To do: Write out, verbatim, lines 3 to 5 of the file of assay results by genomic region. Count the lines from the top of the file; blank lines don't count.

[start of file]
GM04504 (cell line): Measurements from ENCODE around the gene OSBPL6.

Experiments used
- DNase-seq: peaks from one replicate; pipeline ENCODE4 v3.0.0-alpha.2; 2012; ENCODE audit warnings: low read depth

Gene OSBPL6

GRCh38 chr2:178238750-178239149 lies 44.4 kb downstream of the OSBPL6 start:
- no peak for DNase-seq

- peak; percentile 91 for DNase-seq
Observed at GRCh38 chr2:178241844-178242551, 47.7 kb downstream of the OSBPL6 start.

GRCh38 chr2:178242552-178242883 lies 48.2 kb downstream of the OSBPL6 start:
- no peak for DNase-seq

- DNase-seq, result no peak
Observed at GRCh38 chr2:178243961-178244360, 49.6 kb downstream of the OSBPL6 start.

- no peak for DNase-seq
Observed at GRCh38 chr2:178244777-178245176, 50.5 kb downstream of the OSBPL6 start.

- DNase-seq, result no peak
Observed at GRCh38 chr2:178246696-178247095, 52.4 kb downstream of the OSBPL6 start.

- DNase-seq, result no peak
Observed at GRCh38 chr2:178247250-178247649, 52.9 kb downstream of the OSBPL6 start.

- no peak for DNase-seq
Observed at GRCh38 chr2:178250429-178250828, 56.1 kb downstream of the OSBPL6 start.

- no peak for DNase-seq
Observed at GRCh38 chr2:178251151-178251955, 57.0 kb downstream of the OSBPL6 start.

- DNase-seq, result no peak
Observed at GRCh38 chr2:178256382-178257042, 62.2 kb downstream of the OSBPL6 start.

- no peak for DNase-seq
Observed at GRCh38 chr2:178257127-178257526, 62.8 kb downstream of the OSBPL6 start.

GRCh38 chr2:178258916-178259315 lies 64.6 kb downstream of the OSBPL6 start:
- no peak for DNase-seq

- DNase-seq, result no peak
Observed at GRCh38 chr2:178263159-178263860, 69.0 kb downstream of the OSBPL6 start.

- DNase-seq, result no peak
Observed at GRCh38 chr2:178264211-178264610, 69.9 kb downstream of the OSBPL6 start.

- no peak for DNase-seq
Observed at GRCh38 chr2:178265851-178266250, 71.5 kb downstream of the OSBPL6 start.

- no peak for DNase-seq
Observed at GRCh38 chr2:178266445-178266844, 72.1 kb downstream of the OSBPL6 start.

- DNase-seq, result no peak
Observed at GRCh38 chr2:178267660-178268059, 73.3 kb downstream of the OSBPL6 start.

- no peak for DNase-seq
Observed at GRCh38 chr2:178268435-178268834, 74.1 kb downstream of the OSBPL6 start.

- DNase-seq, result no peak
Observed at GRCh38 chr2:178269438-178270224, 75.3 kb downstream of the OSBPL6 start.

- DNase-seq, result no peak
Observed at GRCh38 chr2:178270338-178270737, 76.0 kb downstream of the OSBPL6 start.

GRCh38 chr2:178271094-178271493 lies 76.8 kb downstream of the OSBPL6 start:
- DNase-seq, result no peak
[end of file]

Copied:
- DNase-seq: peaks from one replicate; pipeline ENCODE4 v3.0.0-alpha.2; 2012; ENCODE audit warnings: low read depth

Gene OSBPL6

GRCh38 chr2:178238750-178239149 lies 44.4 kb downstream of the OSBPL6 start: